Attache If you’ve been following the website the past few months, you’ve seen several of my reviews for SecureData’s line of protected drives.
The opportunity to test and use the company’s products has been an amazing opportunity to delve into the world of secure data storage, and I’m honored to have been sent another drive for review — the SecureUSB KP flash drive.
The SecureUSB KP drive combines the portability of the SecureUSB BT flash drive with the keypad protection of the SecureDrive KP external drive.
While I’ve put the SecureDrive KP into my EDC (everyday carry) kit because it hits a sweet spot for me in terms of carry and drive size, I haven’t found as much use for either of the flash drives I’ve reviewed — the one from SecureData and the other from iStorage.
That’s not to say either of those flash drives are useless — they’re fantastic tools that some will find very, very useful depending on need and necessity.
Now that I have the SecureUSB KP in my hands, will the combination of portability and onboard security be enough to put this in my go bag — or will it be relegated to occasional use?
Digital briefcase Having now reviewed two flash drives with security features, I’ve yet to come up with any real-world applications for them because — well, let’s face it — I’m not that big of a deal.
Sure, it’s nice to know that my files — be they MP3s, client photos, or lesson plans — are safe and secure from prying eyes. But does anyone really care what I’m carrying in my pocket or hanging from my keychain?
I imagine anyone finding one of my non-secure flash drives would be happy just knowing they’ve received a free flash drive that needs a quick formatting. No one, after having gone through my files, will feel like they’ve stumbled across something huge. I don’t carry anything so sensitive that I’d be the ideal target for blackmail, and anything I have that’s actually confidential is better served being stored in the cloud behind passwords.
Now, there are some who would love to have the kind of security SecureDrive offers on its BT flash drives. Contracts, sensitive for-your-eyes-only documents, and unique files that could lead to lawsuits or controversy if leaked would be well protected by any of SecureDrive’s products so long as they work as intended.
Lock it down In a world where the ever-increasing need for data security has finally gone past the office doors and into the homes of private users, the SecureUSB BT from Secure Drive offers so, so, so many options for keeping your files safe and secure.
An award-winning flash drive like this — it was the Red Dot 2019 Award winner as well as a CES 2019 Innovation Award Honoree — can do a lot of good for people who can’t exactly handcuff their digital briefcases to their wrists but want to keep one handy and hanging off a keychain.
With the one-two punch of the SecureUSB BT and the DataLock app, you’ll have the option of locking down your drive with an assorted and stackable set of security options that require either a password, biometrics, a code sent to your phone or all three at the same time.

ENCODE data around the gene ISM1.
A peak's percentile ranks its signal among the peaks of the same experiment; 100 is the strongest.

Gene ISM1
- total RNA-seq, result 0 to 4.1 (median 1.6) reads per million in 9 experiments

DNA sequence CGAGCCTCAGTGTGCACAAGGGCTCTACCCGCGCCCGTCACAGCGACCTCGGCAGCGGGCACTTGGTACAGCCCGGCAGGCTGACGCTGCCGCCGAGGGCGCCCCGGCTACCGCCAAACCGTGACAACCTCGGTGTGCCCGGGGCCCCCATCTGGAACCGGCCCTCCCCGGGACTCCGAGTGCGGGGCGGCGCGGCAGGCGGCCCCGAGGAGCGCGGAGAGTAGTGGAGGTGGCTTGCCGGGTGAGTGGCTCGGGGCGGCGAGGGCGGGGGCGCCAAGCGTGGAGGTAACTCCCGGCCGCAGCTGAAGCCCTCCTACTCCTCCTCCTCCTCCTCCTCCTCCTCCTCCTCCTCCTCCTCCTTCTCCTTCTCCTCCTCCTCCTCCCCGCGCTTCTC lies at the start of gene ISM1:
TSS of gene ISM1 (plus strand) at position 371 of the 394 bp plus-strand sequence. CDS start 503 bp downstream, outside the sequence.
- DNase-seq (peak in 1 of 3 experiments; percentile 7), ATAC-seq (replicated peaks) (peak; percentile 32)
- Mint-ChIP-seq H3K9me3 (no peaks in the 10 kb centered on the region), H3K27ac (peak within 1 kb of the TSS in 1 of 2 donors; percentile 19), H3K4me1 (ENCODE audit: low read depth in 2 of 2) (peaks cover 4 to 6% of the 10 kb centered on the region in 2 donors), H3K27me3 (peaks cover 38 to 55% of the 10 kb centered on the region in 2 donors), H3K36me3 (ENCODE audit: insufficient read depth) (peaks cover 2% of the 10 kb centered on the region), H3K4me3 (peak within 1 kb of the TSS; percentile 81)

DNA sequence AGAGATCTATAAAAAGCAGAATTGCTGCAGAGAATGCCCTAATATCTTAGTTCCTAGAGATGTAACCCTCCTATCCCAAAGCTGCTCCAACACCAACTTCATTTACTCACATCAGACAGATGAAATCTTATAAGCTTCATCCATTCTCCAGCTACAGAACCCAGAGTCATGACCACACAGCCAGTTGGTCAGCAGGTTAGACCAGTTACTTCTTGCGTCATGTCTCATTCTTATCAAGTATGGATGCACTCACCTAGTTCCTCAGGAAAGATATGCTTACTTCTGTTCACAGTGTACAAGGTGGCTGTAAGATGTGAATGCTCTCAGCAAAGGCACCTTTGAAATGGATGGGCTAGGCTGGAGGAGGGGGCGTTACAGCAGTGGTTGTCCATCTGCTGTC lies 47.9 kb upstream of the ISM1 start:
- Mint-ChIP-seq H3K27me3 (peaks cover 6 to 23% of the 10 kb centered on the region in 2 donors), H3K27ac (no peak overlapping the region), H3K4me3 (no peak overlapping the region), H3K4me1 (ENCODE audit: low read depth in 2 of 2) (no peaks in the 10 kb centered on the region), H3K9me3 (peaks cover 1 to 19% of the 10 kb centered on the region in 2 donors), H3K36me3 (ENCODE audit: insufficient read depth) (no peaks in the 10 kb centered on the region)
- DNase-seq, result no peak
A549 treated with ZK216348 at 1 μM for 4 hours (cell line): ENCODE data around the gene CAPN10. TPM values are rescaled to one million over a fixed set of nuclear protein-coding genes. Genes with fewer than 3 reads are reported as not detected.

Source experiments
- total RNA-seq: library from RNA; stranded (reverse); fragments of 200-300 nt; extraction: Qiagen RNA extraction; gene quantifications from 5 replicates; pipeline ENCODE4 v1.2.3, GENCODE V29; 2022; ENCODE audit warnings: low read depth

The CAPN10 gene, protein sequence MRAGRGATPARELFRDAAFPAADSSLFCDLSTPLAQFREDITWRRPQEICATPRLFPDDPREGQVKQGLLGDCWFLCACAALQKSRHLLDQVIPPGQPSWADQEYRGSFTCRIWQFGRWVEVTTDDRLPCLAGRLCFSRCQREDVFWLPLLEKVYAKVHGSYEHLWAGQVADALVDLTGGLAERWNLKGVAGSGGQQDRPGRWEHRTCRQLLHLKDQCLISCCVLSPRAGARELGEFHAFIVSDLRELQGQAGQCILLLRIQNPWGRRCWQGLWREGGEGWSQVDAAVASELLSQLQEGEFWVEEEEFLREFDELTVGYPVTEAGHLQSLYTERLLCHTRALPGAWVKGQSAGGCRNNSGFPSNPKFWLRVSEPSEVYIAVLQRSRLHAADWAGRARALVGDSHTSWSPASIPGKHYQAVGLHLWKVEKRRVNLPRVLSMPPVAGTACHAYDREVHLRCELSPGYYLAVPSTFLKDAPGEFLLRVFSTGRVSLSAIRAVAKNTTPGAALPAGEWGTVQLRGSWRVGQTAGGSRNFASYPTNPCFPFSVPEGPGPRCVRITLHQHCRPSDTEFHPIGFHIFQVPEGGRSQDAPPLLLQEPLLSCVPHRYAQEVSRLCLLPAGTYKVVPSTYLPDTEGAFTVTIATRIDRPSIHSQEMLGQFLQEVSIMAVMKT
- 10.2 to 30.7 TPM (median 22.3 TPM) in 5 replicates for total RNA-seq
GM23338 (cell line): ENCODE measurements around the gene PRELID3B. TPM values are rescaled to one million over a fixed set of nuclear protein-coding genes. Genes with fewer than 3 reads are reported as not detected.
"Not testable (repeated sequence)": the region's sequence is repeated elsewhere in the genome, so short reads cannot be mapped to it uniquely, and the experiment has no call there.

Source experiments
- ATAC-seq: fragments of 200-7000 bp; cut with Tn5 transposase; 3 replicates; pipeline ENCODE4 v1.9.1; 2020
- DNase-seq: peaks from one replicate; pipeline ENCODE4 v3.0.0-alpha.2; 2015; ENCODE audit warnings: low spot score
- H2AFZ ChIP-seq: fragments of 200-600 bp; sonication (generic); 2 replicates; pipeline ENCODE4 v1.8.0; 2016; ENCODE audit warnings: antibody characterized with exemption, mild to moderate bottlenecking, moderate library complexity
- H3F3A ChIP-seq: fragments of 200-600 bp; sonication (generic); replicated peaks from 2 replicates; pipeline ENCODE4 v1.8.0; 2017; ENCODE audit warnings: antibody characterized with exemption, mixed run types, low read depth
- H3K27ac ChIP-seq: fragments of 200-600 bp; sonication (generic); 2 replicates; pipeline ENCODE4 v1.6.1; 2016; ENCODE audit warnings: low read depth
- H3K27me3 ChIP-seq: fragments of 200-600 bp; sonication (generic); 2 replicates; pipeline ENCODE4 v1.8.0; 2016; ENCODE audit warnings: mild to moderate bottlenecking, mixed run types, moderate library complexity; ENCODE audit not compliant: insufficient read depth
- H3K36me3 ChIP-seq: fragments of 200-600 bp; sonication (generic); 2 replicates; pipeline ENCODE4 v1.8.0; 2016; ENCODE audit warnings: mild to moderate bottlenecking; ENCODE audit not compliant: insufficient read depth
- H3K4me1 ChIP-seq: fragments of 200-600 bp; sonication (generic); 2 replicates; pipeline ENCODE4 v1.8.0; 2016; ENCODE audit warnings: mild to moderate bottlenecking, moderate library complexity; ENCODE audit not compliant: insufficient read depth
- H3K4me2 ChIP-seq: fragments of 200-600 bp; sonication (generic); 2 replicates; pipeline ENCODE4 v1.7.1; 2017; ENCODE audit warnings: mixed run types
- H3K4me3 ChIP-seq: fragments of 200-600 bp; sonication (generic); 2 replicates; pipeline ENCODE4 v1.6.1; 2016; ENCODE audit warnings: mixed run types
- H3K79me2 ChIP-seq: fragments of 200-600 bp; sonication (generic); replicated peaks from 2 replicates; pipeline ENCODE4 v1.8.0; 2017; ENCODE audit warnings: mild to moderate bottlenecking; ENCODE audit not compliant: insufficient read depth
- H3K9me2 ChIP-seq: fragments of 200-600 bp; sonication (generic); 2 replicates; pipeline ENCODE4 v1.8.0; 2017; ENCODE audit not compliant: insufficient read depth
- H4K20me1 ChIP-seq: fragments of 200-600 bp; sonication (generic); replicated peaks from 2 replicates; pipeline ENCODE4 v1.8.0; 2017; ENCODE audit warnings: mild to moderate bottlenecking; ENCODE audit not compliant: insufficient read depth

Na na na na na na na na — Batchair! I’ve owned my Secretlab OMEGA Dark Knight chair for about a year now, and I think I have enough information for a complete review.
So, here goes!
When my wife and I bought a house and moved in, it was an opportunity to build the home office I’ve always wanted. I painted the walls a shade of blue, bought a whole suite of furniture, and loaded the room with my favorite things.
On my list of things to buy was a racing chair because the office chair I’ve had for more than a decade now has been breaking down over time and showing a lot of wear.
I had a few brands in mind, but when Secretlab announced their limited edition Dark Knight chair, I jumped at the chance and preordered.
Making the deal even better, Secretlab sent me an email with a surprise announcement notifying me that my chair would also get the 2020 Series upgrades that the company was rolling out after three years of research and development.
Upgrades included the new PRIME 2.0 PU (polyurethane) leather, Cold-Cure foam, full-metal armrests, and a new neck pillow featuring a cooling gel pad.
Combined with industry-awesome specs — a full-length recline mode, Class 4 hydraulics, and the ADC12 aluminum wheelbase — the Secretlab OMEGA is a top-tier chair worthy of the Batman himself.
Ever wonder what it would be like to own a small coffee shop that doubles as a late-night meetup in a fantasy world where orcs order cafe lattes?
In Coffee Time, you are the Barista, a faceless character serving drinks to regulars and the occasional extra-terrestrial looking for dating advice.
Coffee Time fits in the genre of a visual novel with intermittent spurts of activity where you fill someone’s order for a drink by choosing the ingredients. You don’t get to choose options for dialogue, and you’ll mostly rely on one or two buttons to continue the automatic conversations or fast-forward quickly through sections on a replay after you’ve beaten the game.